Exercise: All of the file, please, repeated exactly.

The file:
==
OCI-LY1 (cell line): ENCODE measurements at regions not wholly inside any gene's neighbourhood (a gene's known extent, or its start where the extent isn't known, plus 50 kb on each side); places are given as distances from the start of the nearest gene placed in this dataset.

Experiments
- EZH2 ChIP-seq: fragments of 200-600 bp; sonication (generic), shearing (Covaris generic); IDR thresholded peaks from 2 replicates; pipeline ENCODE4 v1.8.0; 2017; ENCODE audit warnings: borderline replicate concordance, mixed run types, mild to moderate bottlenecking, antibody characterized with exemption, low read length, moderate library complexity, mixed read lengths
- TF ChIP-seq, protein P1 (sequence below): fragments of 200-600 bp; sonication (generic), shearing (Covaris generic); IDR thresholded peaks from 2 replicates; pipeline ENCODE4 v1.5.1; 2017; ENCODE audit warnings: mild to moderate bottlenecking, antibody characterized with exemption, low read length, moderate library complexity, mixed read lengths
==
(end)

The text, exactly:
OCI-LY1 (cell line): ENCODE measurements at regions not wholly inside any gene's neighbourhood (a gene's known extent, or its start where the extent isn't known, plus 50 kb on each side); places are given as distances from the start of the nearest gene placed in this dataset.

Experiments
- EZH2 ChIP-seq: fragments of 200-600 bp; sonication (generic), shearing (Covaris generic); IDR thresholded peaks from 2 replicates; pipeline ENCODE4 v1.8.0; 2017; ENCODE audit warnings: borderline replicate concordance, mixed run types, mild to moderate bottlenecking, antibody characterized with exemption, low read length, moderate library complexity, mixed read lengths
- TF ChIP-seq, protein P1 (sequence below): fragments of 200-600 bp; sonication (generic), shearing (Covaris generic); IDR thresholded peaks from 2 replicates; pipeline ENCODE4 v1.5.1; 2017; ENCODE audit warnings: mild to moderate bottlenecking, antibody characterized with exemption, low read length, moderate library complexity, mixed read lengths